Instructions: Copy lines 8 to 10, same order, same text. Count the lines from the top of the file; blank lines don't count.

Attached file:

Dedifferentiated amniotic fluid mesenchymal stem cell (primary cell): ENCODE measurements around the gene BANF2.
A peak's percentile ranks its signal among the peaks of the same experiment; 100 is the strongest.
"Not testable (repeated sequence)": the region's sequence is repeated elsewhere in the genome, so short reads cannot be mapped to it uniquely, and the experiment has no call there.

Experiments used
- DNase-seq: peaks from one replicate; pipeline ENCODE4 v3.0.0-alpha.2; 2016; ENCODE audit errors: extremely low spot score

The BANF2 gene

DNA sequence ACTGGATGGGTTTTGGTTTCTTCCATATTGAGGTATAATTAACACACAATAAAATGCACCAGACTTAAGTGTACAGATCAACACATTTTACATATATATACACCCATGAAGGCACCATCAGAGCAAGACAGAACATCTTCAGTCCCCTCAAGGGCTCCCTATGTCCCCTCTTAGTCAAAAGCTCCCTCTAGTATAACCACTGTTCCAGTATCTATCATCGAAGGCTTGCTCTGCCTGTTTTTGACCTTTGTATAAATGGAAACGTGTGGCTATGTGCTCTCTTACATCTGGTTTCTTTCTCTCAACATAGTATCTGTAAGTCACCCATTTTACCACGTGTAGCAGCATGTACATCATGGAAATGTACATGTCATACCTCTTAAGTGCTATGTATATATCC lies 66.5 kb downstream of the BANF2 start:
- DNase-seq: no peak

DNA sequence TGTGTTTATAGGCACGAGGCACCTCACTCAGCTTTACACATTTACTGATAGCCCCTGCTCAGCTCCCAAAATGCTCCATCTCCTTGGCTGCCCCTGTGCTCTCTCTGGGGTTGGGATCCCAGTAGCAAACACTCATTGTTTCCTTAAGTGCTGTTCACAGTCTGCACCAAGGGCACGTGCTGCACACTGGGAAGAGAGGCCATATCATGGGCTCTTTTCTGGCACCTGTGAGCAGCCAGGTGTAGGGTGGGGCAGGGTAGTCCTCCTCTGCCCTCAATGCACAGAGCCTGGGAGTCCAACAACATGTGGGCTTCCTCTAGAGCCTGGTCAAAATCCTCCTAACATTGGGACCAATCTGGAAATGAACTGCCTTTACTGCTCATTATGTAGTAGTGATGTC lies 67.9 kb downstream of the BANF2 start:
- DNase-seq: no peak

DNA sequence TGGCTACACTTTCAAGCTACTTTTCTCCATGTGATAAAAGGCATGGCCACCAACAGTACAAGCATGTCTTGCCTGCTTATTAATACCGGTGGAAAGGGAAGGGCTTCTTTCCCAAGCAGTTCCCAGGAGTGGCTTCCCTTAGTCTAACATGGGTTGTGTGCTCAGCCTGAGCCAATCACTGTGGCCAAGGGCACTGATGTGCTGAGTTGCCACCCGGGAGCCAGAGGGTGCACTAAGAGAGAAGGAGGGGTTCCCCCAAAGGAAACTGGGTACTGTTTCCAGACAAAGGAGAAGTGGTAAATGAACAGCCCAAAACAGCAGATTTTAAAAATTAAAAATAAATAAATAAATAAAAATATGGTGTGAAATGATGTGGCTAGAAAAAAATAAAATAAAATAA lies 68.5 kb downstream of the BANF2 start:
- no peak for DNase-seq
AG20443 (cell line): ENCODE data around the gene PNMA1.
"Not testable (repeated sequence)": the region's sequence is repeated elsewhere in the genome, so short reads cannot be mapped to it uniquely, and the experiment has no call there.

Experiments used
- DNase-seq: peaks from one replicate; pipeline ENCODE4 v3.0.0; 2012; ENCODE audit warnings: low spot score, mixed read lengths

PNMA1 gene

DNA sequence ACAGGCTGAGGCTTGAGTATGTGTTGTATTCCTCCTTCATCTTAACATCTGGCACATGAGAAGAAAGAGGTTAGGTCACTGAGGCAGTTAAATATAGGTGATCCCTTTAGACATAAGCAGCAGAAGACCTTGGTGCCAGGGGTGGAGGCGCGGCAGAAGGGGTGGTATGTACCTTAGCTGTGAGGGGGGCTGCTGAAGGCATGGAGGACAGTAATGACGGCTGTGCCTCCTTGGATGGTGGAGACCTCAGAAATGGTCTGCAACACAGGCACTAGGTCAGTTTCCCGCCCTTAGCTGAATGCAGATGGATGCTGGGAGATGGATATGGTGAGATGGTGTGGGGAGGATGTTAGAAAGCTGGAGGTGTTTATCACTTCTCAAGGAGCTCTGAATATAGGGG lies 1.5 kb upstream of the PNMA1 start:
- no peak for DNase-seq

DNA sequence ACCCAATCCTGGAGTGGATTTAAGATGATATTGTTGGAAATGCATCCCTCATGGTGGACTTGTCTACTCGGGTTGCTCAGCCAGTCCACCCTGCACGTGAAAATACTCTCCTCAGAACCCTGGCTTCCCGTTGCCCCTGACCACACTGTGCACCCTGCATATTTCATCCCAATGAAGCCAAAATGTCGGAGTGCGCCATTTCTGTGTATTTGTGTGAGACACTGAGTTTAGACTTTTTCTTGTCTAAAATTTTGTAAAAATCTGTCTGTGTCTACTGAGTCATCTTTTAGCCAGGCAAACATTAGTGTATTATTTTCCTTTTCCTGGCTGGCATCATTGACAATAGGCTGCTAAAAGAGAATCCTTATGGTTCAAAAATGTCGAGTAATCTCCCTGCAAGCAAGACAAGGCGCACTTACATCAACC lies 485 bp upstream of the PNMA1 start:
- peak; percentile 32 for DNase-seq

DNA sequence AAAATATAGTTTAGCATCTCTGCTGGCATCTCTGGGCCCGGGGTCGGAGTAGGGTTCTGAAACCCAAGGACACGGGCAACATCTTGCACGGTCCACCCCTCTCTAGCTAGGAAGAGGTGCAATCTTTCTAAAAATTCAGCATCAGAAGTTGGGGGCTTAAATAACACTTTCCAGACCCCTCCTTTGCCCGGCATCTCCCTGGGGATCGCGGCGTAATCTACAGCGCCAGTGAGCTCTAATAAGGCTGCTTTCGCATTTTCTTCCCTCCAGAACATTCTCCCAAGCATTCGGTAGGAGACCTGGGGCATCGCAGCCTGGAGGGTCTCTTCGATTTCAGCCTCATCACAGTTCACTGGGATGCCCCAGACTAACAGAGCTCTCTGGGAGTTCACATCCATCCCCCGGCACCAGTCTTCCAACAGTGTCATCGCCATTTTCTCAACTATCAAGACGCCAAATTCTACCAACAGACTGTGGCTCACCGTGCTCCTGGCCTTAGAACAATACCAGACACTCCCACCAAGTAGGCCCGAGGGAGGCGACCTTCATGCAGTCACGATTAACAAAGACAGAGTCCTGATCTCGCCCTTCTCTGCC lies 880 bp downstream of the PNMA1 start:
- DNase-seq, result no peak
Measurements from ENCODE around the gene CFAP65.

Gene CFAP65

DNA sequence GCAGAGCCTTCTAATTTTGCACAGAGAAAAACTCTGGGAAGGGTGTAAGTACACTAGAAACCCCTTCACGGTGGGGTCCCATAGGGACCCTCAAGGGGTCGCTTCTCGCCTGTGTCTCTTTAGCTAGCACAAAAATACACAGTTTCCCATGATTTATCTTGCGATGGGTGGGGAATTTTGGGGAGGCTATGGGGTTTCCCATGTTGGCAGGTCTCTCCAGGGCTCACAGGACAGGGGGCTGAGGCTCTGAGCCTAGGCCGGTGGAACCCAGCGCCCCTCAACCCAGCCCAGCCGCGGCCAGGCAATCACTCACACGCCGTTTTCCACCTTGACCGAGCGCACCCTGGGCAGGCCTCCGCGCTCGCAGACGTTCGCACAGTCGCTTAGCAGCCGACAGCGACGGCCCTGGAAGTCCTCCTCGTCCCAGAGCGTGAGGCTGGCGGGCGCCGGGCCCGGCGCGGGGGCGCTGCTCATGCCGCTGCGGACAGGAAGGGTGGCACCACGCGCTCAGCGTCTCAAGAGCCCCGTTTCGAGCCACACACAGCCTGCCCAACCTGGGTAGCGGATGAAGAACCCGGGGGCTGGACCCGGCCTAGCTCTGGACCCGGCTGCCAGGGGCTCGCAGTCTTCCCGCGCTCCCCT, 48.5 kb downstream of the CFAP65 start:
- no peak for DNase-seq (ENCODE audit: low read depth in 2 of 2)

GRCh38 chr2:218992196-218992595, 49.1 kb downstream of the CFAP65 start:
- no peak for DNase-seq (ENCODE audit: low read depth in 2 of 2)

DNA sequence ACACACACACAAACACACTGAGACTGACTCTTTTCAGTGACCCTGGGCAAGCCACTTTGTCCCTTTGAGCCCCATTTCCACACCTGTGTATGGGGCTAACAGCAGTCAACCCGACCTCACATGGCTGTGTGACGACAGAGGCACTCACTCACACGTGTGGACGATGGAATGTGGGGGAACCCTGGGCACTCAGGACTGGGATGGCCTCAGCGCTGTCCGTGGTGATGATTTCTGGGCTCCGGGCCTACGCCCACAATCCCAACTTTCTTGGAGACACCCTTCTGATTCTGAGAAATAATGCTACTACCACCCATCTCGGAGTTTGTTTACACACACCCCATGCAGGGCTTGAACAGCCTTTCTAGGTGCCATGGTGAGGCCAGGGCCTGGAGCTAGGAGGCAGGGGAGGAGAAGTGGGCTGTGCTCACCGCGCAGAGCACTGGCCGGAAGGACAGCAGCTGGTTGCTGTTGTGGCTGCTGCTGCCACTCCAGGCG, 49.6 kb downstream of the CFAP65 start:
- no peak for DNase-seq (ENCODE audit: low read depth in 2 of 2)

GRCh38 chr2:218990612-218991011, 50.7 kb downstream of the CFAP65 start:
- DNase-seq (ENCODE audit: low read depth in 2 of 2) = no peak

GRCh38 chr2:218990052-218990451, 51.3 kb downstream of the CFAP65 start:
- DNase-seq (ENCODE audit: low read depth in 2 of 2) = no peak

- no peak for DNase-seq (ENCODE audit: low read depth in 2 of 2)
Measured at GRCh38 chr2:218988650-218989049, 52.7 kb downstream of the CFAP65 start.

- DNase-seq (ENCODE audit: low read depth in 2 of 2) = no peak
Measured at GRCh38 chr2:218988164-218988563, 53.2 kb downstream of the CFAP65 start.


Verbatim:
- DNase-seq: no peak

DNA sequence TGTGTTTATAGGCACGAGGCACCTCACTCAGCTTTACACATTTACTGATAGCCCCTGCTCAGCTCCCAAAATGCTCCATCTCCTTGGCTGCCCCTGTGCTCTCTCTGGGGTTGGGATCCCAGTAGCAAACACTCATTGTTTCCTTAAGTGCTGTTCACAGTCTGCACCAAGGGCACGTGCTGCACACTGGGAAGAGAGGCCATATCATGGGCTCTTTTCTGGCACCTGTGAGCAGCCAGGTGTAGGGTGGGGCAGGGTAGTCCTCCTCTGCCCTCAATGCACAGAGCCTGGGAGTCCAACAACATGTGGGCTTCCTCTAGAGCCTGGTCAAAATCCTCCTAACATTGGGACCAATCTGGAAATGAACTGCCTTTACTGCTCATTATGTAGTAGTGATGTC lies 67.9 kb downstream of the BANF2 start:
- DNase-seq: no peak